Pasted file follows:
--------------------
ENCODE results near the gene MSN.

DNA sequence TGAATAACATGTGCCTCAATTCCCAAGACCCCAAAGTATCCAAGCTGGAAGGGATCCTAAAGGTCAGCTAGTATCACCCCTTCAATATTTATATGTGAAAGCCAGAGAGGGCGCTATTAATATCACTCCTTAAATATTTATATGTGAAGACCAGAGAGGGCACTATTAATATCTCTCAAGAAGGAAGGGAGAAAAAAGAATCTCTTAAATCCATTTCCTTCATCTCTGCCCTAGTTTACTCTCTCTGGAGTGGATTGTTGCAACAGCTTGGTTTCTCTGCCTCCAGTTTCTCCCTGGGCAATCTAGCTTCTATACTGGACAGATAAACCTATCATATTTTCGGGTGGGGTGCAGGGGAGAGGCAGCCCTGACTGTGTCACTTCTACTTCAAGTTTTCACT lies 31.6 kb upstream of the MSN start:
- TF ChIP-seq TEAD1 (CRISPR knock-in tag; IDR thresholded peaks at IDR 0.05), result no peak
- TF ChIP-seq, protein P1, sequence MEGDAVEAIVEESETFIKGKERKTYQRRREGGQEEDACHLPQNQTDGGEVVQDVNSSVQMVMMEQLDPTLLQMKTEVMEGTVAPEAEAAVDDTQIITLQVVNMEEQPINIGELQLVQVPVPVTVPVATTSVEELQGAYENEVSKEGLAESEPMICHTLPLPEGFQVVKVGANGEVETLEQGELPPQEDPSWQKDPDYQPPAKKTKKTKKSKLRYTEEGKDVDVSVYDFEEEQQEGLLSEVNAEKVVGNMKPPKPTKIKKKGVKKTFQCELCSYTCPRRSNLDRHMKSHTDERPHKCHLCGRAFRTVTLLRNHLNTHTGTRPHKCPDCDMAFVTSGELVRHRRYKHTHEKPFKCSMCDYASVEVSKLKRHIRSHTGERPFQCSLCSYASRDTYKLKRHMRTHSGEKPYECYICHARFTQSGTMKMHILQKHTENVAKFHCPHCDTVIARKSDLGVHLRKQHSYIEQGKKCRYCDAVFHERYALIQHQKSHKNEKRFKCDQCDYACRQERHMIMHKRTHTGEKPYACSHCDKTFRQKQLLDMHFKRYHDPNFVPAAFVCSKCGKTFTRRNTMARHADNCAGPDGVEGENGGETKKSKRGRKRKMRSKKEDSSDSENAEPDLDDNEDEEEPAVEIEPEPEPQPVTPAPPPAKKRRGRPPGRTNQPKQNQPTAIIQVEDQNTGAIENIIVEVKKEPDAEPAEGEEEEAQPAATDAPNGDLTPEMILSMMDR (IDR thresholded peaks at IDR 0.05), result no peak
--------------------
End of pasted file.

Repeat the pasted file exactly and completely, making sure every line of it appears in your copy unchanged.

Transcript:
ENCODE results near the gene MSN.

DNA sequence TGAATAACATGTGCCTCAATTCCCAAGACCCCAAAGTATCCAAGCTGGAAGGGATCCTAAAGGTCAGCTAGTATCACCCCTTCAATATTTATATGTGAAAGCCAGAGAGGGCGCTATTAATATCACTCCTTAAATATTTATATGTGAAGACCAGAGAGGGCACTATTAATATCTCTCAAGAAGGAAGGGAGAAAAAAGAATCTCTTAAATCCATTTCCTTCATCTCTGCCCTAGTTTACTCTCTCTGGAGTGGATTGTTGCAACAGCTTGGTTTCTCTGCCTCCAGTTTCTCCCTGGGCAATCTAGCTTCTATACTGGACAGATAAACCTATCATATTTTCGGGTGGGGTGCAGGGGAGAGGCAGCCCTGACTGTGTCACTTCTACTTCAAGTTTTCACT lies 31.6 kb upstream of the MSN start:
- TF ChIP-seq TEAD1 (CRISPR knock-in tag; IDR thresholded peaks at IDR 0.05), result no peak
- TF ChIP-seq, protein P1, sequence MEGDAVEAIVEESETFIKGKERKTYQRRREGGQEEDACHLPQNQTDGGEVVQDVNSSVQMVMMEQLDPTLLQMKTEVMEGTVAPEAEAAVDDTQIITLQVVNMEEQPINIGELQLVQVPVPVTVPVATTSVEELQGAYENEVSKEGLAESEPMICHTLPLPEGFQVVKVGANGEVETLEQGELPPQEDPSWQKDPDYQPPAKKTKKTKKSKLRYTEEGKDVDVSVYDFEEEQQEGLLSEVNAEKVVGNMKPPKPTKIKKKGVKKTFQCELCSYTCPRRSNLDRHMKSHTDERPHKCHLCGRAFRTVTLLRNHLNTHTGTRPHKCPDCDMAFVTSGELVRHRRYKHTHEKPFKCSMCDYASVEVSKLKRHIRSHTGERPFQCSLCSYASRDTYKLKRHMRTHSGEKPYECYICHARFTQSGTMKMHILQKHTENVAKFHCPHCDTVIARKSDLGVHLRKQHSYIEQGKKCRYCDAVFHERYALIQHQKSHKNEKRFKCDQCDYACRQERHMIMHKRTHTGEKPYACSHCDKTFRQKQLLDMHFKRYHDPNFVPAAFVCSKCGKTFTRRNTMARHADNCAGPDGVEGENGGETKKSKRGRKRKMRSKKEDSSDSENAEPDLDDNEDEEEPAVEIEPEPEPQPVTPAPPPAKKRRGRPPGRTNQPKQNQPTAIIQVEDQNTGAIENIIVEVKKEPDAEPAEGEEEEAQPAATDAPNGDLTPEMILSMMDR (IDR thresholded peaks at IDR 0.05), result no peak